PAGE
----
Instead of asking one back to carry all of the heavy lifting, today’s teams are instead opting to regularly utilize multiple backs with varied skill sets. Five years ago backs like Theo Riddick, Danny Woodhead and Shane Vereen may not have had significant NFL roles outside of special teams, but in today’s game their abilities to contribute in the passing game have made them essential cogs in their respective offenses.
Kenneth Dixon led FBS running backs in 2015 with 16 forced missed tackles after receptions, and was second in overall elusive rating. When lined up in the slot he was outstanding, as he caught 12 of 15 targets for 185 yards and two touchdowns. The last piece of contributing on third down and during the two-minute drill is pass blocking, and on 301 reps over the past two season Dixon yielded just one sack. His reliability as a pass blocker and ability to turn short gains into chunk plays with his elusiveness will help Dixon be an instant weapon at the NFL level.
Scenario: Defense is protecting a 17-14 at its own 45, 3rd and 10 with 0:20 remaining in the game
Specialist: Kyler Fackrell, Edge, Utah State — fourth-round projection
The offense has done just enough to give the defense the lead in the final minute, but now the opponent is just one first down from field goal range. However, two good defensive plays mean a win, thus it’s time for the pass rushers to step up and end the game. Kyler Fackrell isn’t likely to be a strong run defender, but with the game on the line, he has the skill set to get to the QB.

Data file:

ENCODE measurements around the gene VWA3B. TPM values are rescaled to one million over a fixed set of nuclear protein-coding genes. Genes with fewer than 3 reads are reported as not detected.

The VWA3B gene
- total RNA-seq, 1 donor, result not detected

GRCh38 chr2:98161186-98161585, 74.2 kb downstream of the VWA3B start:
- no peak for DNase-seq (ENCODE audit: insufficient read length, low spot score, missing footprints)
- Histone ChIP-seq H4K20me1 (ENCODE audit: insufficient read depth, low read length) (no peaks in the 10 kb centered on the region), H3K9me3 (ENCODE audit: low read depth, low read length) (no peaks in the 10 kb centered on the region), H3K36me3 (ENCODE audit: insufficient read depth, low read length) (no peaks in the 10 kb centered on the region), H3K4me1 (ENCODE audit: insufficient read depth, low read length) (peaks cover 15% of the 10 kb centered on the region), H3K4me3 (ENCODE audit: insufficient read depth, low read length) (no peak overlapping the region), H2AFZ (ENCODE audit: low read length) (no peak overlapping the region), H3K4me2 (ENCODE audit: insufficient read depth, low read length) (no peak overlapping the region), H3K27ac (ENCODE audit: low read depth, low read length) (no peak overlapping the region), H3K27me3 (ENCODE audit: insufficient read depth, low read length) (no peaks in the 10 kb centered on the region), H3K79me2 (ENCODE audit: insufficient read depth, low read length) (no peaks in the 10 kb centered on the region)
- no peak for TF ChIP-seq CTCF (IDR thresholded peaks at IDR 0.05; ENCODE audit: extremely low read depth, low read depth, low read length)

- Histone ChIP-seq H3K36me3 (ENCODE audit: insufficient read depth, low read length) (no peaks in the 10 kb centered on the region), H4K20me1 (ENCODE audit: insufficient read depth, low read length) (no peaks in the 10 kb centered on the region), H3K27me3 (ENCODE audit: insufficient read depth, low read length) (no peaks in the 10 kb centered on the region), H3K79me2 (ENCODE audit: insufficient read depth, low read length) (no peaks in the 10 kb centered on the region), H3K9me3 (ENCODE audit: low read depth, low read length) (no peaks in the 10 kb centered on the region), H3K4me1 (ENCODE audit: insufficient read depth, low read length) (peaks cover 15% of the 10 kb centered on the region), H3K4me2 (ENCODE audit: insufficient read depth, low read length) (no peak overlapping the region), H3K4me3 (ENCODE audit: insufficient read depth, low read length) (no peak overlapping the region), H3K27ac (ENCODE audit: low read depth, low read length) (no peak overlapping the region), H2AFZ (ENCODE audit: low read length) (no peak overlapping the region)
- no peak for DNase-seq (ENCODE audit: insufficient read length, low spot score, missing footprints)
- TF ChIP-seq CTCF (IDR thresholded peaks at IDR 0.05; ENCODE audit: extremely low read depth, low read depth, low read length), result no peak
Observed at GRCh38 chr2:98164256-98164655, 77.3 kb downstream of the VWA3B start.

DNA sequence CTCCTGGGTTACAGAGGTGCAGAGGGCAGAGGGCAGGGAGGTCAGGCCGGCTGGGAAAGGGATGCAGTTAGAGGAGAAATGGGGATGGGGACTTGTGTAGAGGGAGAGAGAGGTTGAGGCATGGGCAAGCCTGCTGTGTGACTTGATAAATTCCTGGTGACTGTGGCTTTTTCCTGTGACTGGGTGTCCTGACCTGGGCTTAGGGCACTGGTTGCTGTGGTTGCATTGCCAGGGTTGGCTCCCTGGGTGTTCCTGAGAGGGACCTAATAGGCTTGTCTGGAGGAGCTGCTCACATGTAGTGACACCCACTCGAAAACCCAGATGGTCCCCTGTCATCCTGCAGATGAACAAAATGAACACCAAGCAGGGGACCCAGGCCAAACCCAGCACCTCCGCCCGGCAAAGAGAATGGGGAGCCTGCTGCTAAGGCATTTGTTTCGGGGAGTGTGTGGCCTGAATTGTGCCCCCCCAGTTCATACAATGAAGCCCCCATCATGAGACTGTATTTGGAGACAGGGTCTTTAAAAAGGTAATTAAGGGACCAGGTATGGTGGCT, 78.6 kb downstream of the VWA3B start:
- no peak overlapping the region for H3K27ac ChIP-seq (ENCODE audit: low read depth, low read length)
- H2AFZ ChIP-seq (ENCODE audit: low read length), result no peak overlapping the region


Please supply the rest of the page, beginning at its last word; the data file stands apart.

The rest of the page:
This is just one of four impact plays Fackrell made on Colorado State’s final drive against Utah State this past season, and it serves as a perfect example of what it means to be a closer in the NFL. Rushing the passer at the end of the game in the two-minute drill is no easy task – the number of snaps from the entire game have taken their toll, and the rapid pace of the offense offers little recovery time. It takes a special breed to still be able to bring it in this scenario, and Fackrell is just such an animal.
Among other 3-4 outside linebacker prospects this year, Fackrell’s 39 total pressures (in 191 pass rush snaps) ranked third in 2015 in pass-rush productivity, which measures total pressures per pass rush snaps (with sacks weighted). While not an innately explosive talent, he uses his hands well to set up a variety of moves and plays with a high energy on every snap, which allows him to increase his own productivity as games progress and offensive linemen wear down.
Scenario: Offense trails 6-17, 8:00 remaining in the game, heavy wind hurting downfield accuracy
Specialist: Daniel Braverman, WR Western Michigan — seventh-round projection
The offense needs to score twice, and time is becoming an issue. Unfortunately, the late-November wind has wreaked havoc with the intermediate and deep passing games of both teams throughout the game, but with time becoming an issue, the offense must find a way to quickly move the chains. Daniel Braverman may only be 5-foot-10 and 164 lbs., but his skill set translates perfectly to this scenario.
Braverman has a knack for maximizing every target his way. He ranked fourth in 2015 among the draft class wide receivers in yards per route run (3.14), a stunning figure considering the only three to top him are three of the biggest downfield threats in the class (Josh Doctson, Corey Coleman and Rashard Higgins). Further emphasizing the point, Braverman’s average depth of target was just 7.7 yards (the FBS average was 8.9). His surprising explosion in and out of his breaks allowed him to create consistent separation, and his quarterback had an NFL rating of 131.8 when throwing to him — fifth-highest in the class. He is exactly the type of target offenses need when they want to work the underneath routes and shallow zones to efficiently move the chains.